In 2001, ESPN hired “The Boston Sports Guy” to write a handful of guest columns for them. Years later, Bill Simmons would become their most power force in online media, first with Page 2 and later with his own site, Grantland. There were some hiccups along the way, multiple feuds with other ESPN employees, and a few suspensions to boot.
Here’s the history of the back-and-forth shenanigans between the two:
Spring 2008: ESPN nixes a Simmons podcast with President Obama.
ESPN wanted to stay out of politics, especially because the Democratic nominee for president hadn’t been decided. Simmons was allegedly told this after scheduling an interview with then Senator Barack Obama.
“It’s absolutely not an issue about any one candidate. Our position is that when they’re down to the final two candidates, we’ll look for options to interview each accordingly. Fans don’t expect political coverage on our air. We did Kerry and Bush on ESPN. Separate one-on-ones that were sports related.”
November 2008: Simmons briefly quits The B.S. Report.
Simmons wasn’t happy because ESPN reportedly edited content from his podcast. According to Deadspin, it all stemmed from a fantasy basketball league that included porn stars.
In one of his last podcasts, Bill made reference to not being able to put those porn stars in his fantasy league. Of course, they edited that out. Bill got pissed. He quit the podcasts.
November 2009: Simmons gets a two-week Twitter suspension.
After an interview with an ESPN radio affiliate (WEEI Boston) went sideways, Simmons called the station “deceitful scumbags” on Twitter.
That led to the first Twitter suspension in the company’s history, a two-week ban that still allowed Simmons to pump his ongoing book tour.
ESPN believed that some of my Tweets failed our new social media policy. I discussed it with Rob King. We decided that it would be best for everyone if I took a 2-week break from Twitter except for tweets about my book tour.
March 2013: Simmons calls Skip Bayless’ feud with the Seahawks Richard Sherman, “awful and embarrassing.”
Richard Sherman went on ESPN’s First Take, ripped Skip Bayless to shreds in what was an otherwise terrible segment. Above all, it made both Sherman and ESPN look bad. Simmons weighed-in on Twitter:
Nobody knows exactly how long Simmons was suspended for on Twitter, but it was “at least a few days.”
September 2014: Simmons is forced to take a three-week unpaid vacation after challenging ESPN on his podcast.
After a tumultuous few weeks in which NFL commissioner Roger Goodell ducked and dodged questions about the Ray Rice domestic abuse case, Simmons dropped this nuclear bomb on The B.S. Report.
“Goodell, if he didn’t know what was on that tape, he’s a liar. I’m just saying it. He is lying. If you put him up on a lie detector test, that guy would fail. For all these people to pretend they didn’t know is such f*cking bullsh*t. It really is, it’s such f*cking bullsh*t. For him to go into that press conference and pretend otherwise — I was so insulted.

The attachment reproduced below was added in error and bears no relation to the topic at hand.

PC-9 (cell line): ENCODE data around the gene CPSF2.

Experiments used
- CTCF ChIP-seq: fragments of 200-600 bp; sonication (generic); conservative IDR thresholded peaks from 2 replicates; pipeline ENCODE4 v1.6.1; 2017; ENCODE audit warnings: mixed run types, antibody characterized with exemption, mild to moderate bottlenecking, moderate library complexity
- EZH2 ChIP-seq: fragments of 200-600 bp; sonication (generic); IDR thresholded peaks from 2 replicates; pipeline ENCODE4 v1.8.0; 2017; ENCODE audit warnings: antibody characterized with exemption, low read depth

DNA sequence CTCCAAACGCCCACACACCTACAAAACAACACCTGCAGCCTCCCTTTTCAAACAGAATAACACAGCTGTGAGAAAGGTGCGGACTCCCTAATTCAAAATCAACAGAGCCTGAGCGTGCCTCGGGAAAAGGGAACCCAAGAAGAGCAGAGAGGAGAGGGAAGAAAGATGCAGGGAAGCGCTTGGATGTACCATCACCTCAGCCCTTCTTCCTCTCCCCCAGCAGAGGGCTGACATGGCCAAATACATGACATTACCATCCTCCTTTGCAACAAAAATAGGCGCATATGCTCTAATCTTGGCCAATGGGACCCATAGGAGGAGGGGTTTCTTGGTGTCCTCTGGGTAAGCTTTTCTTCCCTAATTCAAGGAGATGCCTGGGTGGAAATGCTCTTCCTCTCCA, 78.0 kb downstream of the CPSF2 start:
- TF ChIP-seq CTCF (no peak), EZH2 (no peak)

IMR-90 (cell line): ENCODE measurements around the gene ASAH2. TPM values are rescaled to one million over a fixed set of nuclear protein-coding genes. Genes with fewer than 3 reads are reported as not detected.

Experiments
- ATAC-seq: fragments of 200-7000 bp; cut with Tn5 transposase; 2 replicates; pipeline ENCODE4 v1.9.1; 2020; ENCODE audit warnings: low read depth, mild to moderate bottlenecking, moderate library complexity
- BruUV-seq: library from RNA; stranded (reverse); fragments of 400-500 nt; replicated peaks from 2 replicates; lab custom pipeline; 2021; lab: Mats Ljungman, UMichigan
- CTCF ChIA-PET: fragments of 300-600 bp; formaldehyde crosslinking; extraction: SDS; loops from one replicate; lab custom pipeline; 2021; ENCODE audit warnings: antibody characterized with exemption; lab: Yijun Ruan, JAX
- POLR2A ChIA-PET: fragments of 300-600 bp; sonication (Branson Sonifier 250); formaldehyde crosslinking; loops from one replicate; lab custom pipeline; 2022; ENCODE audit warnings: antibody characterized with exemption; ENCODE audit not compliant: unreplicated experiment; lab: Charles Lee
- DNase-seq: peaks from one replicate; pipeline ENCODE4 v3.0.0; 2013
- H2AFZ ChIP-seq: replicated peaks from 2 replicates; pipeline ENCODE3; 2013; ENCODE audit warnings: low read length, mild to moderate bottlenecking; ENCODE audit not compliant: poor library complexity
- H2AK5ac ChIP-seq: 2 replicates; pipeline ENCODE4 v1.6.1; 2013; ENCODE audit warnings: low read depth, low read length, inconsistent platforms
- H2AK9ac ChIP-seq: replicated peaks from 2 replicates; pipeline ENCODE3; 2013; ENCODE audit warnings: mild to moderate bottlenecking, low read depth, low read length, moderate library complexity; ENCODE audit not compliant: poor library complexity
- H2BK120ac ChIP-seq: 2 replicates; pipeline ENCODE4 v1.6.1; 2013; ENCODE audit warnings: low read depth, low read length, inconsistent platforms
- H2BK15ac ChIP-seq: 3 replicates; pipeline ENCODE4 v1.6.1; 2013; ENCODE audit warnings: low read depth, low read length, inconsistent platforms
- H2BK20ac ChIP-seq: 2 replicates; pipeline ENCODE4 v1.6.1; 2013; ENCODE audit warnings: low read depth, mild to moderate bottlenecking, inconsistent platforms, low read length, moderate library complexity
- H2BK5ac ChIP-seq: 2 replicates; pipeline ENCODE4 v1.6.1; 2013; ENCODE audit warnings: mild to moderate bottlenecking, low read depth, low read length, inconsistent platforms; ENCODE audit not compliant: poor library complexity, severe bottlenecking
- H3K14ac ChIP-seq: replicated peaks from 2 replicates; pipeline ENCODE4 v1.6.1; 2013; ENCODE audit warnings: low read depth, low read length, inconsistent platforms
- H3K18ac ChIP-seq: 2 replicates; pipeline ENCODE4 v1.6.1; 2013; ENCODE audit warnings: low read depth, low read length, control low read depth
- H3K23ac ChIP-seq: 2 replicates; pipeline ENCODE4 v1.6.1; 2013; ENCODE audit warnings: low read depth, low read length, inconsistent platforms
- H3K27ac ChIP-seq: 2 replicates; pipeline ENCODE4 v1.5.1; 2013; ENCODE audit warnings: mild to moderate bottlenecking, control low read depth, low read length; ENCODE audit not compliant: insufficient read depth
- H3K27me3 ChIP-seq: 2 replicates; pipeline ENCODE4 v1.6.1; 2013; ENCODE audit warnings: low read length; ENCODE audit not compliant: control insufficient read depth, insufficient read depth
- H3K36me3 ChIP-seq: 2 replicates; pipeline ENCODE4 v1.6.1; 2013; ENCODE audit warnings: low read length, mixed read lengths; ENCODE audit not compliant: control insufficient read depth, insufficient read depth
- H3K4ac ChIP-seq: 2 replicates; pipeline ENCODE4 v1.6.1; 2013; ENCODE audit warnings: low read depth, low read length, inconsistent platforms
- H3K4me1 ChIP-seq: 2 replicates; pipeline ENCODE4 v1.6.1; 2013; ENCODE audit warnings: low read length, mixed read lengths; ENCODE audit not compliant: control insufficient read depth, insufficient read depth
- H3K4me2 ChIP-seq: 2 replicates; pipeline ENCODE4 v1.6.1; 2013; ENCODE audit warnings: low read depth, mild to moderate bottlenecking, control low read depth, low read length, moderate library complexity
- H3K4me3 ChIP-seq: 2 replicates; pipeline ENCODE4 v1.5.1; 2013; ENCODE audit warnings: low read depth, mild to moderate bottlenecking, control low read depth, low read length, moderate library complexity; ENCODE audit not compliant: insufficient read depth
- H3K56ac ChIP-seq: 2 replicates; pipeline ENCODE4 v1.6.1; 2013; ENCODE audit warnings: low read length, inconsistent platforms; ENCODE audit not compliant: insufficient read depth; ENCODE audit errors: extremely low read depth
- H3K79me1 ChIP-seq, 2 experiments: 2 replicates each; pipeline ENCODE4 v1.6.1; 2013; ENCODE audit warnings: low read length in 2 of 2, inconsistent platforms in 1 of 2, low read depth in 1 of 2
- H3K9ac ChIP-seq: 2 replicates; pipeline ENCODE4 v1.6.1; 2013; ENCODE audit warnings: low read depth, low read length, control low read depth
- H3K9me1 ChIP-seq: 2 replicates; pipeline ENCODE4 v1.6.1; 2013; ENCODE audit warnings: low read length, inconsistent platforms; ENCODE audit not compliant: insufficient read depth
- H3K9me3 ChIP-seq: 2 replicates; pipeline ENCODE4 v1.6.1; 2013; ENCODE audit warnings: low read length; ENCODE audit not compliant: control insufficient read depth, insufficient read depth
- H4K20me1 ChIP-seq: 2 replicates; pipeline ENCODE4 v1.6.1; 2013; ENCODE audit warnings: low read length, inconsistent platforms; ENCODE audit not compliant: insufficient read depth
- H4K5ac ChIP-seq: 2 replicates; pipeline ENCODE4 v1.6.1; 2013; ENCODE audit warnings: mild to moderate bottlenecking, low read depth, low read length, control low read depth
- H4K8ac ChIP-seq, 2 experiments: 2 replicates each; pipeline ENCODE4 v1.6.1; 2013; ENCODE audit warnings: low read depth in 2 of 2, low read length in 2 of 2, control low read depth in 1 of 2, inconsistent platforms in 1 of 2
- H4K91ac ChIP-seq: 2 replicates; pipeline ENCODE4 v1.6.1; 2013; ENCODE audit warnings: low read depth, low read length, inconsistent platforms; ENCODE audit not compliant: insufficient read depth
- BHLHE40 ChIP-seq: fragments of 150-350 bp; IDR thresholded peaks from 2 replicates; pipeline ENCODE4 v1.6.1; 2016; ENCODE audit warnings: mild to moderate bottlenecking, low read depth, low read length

I really hope somebody calls me or emails me and says I’m in trouble for anything I say about Roger Goodell, because if one person says that to me, I’m going public. You leave me alone. The commissioner’s a liar and I get to talk about that on my podcast. Please, call me and say I’m in trouble. I dare you.”
It wasn’t the Goodell stuff that bothered the ESPN brass as much as being called out, and Simmons daring them to suspend him. So he did, and they did.
But what really rankled the execs was the belief that Simmons dared his bosses to reprimand him and threatened to “go public” with any message that came from corporate. ESPN execs felt they had to take a stand on what they viewed as public insubordination by one of their most visible stars. It was that challenge, even more than Simmons’ comments about Goodell, that forced ESPN’s top execs to take action.
This was more or less the beginning of the end.
November 2014: Simmons calls out ESPN’s Mike and Mike radio show.
LeBron James wasn’t himself to start the 2014-15 season. He looked a little tired and didn’t nearly have the explosiveness fans were used to. Simmons said of this, “He doesn’t have the same impulsiveness. He looks 20 pounds lighter physically.”
Mike Greenberg and Mike Golic called it one of the most ridiculous things they had ever heard. Cue Angry Simmons:
Nothing came of this. There was no suspensions either way, and the three hashed it over Twitter, but the animosity between Simmons and the powers-that-be at ESPN heated up.
May 2015: ESPN and Simmons part ways.
It had been a long time coming, really. Simmons had been with the company since 2001, an eternity in digital media, and his contract is expiring later this year. This was part of what ESPN said about the decision:
I decided today that we are not going to renew Bill Simmons’ contract. We have been in negotiations and it was clear it was time to move on. ESPN’s relationship with Bill has been mutually beneficial – he has produced great content for us for many years and ESPN has provided him many new opportunities to spread his wings. We wish Bill continued success as he plans his next chapter. ESPN remains committed to Grantland and we have a strong team in place.
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